The Dream Of The Crop.
Mercury Rev play the Main Stage at Livid at the RNA Showgrounds on Saturday.
Out of the smoke striped darkness emerge the silhouettes of a bunch of intriguing misfits. The house lights shine on the bunch like a rising moon as they pick up their instruments and... a delicate piano run, a crash and propelling beat. A two-chord sequence that seems to have floated down from the heavens. A spotlit Jonathan Donahue, all flared cuffs and elfish charm, smiles mischievously, waves an elegantly held cigarette, and sings like he's flying through the clouds. The song is The Funny Bird and another Mercury Rev show has been born, instantly transporting those in the room to a world far more miraculous and intriguing than their own.
I was fortunate enough to experience two such evenings of the recent All Is Dream tour; once in Melbourne at the very beginning of the tour, and once in LA's once stately El Ray theatre. Both shows began as above and floated forward through times dark and lonely and omnipotent and soaring and uplifting and even hilarious. In no time at all, Mercury Rev will conclude the tour where they began it; in Australia. And, whether outdoors at the Livid Festival or at one of our own once stately theatres, Donahue, guitarist Sean ‘Grasshopper’ Mackowiak, drummer Jeff Mercel and their current touring posse will make another room or field of lucky folk giggle and gasp.
"Um, shake ‘em up a lot. Shake ‘em up a lot," Grasshopper affirms Mercury Rev's aversion to sticking to a single set list. "We tend to start and end, we like to start with The Funny Bird and we like to end with The Dark Is Rising and then in the middle is where the set changes a lot. But I guess there’s that comfort of beginning and ending in that way and then going from there in between there’s a lot of older songs we’ll put into the set and depending on how long you’ve got or we’re allowed to play.”
This coming Mercury Rev tour presents a great opportunity for fans. Earlier this year we got to see the All Is Dream songs in what Jonathan described as a ‘pupae’ stage. The album, the band's fifth, had just been released, the songs barely played live before, and the new live line-up barely established when Mercury Rev visited in March. The band has virtually been touring since, just completing an extensive European jaunt. A few weeks rest and they'll be bringing all those experiences to bear on this next round of Australian shows.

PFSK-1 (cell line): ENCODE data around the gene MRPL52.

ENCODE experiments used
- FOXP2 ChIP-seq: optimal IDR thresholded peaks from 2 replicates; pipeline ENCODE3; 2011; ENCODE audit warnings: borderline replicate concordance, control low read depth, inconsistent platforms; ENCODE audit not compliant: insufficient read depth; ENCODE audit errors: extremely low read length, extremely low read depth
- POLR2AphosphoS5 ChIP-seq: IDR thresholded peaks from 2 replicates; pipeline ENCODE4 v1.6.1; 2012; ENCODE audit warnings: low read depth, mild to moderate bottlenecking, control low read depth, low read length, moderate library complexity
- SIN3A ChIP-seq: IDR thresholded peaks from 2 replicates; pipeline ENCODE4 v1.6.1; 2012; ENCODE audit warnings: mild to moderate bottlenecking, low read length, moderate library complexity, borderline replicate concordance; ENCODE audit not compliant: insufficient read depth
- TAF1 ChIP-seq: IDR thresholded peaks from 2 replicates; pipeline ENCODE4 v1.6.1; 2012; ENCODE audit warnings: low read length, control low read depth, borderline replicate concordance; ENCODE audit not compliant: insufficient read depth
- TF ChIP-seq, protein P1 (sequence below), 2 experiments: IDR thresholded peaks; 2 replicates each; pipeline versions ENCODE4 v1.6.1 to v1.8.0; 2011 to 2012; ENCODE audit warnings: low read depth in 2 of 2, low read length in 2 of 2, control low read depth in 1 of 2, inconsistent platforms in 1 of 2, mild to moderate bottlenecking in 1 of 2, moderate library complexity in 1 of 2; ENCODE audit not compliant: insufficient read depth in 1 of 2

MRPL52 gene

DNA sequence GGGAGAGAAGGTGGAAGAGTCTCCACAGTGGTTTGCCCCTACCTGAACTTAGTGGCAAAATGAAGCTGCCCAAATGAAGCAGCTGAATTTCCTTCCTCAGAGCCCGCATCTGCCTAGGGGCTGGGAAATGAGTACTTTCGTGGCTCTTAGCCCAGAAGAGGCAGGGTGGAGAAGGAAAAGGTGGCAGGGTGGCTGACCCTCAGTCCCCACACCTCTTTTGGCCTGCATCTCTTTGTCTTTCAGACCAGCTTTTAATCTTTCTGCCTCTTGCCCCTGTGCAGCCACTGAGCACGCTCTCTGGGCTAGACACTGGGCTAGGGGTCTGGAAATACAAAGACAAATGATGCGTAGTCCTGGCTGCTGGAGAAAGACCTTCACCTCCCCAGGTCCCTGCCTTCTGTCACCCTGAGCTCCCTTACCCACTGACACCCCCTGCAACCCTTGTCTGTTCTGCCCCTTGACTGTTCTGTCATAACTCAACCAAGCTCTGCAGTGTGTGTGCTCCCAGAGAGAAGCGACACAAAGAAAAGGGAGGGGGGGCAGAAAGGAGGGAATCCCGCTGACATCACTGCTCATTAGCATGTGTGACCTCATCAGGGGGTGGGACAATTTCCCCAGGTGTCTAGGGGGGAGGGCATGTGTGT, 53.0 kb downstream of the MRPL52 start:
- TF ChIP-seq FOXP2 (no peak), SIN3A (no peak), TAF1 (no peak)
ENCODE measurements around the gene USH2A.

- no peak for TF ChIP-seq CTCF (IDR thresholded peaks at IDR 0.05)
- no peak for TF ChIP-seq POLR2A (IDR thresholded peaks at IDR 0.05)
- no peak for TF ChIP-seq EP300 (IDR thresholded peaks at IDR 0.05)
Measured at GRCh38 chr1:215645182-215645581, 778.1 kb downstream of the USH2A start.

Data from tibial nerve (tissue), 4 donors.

"What’s the opposite of pupae?" Grasshopper laughs at Jonathan's previous description of the songs. "We’ve played them now quite a bit and they still are growing and stuff; they still are different each night but they’ve settled in a little more. We’re not so scared of what’s going to happen, we’re ready for the weird curve ball that might be thrown in."
And is that necessarily a good thing?
"I think so. For us. For us it’s good that the songs have grown and have a somewhat stable foundation but then on top of that, that’s where you can have the craziness or whatever, because if that’s locked in, you can go from there and be confident and change it up a little bit and it’s not going to fall apart."
Falling apart is something Mercury Rev have come perilously close to doing in the past. Soon after the release of the band’s largely ignored third album See You On The Other Side, Donahue collapsed in an alcohol-drenched nervous breakdown. A succession of line-up changes left Donahue and Grasshopper as the only permanent touring members. Mercury Rev's current stability and industry is unprecedented. It will be quite a novel attitude with which to approach the next album.
"It’s just natural that now we just want to do it," Grasshopper reveals the contiguity of the next recording. "Over the spring as we were touring, I mean we enjoy playing, but we were just itching to get back into the studio and start recording. And now we’ve had a few weeks off and we’ll do these shows and it’ll be a nice ending to the All Is Dream tour and we can start recording."
But what of that positive mood? It seems that the best Mercury Rev stuff has been mined from tragedy and turmoil. Or at the very least an acute pang of melancholy. Do Jonathan and Grasshopper have to return to such dark corners to find more?
"I think ultimately in some way, yeah" sighs Grasshopper. "A lot of times we don’t even want to go there or purposely go there but it’s there. As in everybody’s life, there’s problems or things happen; very sad things or very emotional things and some of that has happened in the past half year already. And so I think we draw from some of those experiences. Also I think music is a celebration of life and things, but that’s part of life; the dark parts are there too and they’re always there."